Baulderstone was reconstructing a house in East Terrace and had offered the basement as a studio for 10/- a week. With help from Mr. Baulderstone and much voluntary labour, the basement became a studio with chairs donated from each member.(they were obliged to perch on piles of 'Women's Weekly" magazines for the first few nights.) These chairs were later sold for the handsome price of 2/- each. One, however, remains in the present studio and has recently been refurbished by Gordon Mart.

 

Connie, being the only woman, would obligingly supply supper. She recalls that -"not being much of a cook, my rock buns were rather flat, however they were happily washed down with cups of coffee".

 

 

 

When the six months rent was due, Mr. Baulderstone very generously told the group to buy something for the studio so they purchased an electric jug and cups and saucers.

 

A group was later organised for Sunday painting, where all would meet at the Modbury Pub. The president's English pronunciation of "pub" being a source of some delight to members.

 

Christmas parties were held each year, probably adventurous affairs as very little information was recorded. Neil Wallace, at one of these functions, apparently led the whole bunch in a conga line, down East Terrace -- accompanied on his bagpipes.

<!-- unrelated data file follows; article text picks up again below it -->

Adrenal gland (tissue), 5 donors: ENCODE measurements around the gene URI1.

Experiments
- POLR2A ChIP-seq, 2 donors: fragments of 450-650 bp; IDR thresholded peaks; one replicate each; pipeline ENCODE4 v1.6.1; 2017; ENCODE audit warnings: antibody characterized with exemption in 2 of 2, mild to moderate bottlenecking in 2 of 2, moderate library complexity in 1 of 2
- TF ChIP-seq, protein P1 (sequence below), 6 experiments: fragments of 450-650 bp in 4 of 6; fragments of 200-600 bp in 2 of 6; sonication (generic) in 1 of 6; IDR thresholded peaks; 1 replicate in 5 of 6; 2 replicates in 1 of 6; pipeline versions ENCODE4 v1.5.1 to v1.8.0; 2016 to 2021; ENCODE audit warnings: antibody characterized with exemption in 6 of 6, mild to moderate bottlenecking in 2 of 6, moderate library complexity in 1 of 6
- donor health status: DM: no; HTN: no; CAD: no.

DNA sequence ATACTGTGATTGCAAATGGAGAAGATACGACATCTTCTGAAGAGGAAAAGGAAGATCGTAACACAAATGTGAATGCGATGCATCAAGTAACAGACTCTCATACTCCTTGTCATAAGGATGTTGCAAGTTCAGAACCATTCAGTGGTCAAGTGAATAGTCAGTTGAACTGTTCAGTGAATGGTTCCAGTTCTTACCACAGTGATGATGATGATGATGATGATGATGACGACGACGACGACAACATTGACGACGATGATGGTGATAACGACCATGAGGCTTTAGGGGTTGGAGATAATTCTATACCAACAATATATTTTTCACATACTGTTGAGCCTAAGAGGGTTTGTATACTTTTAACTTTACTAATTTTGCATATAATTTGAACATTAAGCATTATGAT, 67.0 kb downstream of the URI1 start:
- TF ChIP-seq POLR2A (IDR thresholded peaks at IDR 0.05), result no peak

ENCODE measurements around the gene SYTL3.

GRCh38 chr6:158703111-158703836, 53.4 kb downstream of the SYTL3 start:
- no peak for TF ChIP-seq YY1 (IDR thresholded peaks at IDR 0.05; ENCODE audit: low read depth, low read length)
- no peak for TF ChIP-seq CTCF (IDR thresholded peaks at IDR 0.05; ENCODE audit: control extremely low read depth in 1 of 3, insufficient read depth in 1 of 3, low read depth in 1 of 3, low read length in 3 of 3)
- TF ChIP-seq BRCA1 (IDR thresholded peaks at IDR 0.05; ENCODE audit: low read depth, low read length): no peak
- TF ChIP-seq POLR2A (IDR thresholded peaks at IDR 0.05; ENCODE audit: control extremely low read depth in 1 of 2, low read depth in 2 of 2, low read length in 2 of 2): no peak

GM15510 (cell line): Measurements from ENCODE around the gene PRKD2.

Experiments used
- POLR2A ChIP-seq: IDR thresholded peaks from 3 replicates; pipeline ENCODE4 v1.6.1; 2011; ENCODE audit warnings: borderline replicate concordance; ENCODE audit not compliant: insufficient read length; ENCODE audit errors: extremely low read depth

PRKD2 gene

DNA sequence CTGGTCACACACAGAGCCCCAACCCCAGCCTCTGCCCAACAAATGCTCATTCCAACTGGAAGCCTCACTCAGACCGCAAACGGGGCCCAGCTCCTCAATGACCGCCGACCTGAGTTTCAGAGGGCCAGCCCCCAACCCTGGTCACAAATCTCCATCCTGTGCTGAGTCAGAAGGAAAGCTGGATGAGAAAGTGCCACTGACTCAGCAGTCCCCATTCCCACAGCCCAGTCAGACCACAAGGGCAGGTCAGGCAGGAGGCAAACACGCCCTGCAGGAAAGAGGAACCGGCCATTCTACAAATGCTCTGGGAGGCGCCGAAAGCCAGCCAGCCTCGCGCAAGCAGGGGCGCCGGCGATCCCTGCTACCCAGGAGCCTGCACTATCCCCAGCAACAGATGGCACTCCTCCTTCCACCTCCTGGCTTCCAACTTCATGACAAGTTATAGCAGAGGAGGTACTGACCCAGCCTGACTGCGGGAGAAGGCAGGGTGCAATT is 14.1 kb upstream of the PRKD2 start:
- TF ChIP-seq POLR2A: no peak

In 1974 the Citizen's Art Group changed it's name to the Adelaide Art Society because members felt that the name "citizen" inferred that the enrolment was for the elderly.

 

In 1954, after sitting with their first exhibition at the East Terrace studio and having only one visitor, Connie Offler discussed the idea of taking paintings out to the public.

 

As a result of a sympathetic City Council, 90 paintings were hung on North Terrace. This was rather an inconvenient situation, as members had to remove the paintings each night, store them at East Terrace, then re-hang them in the morning. The exhibition, however, generated enough interest to inspire a committee to seek a sponsor for future outdoor displays.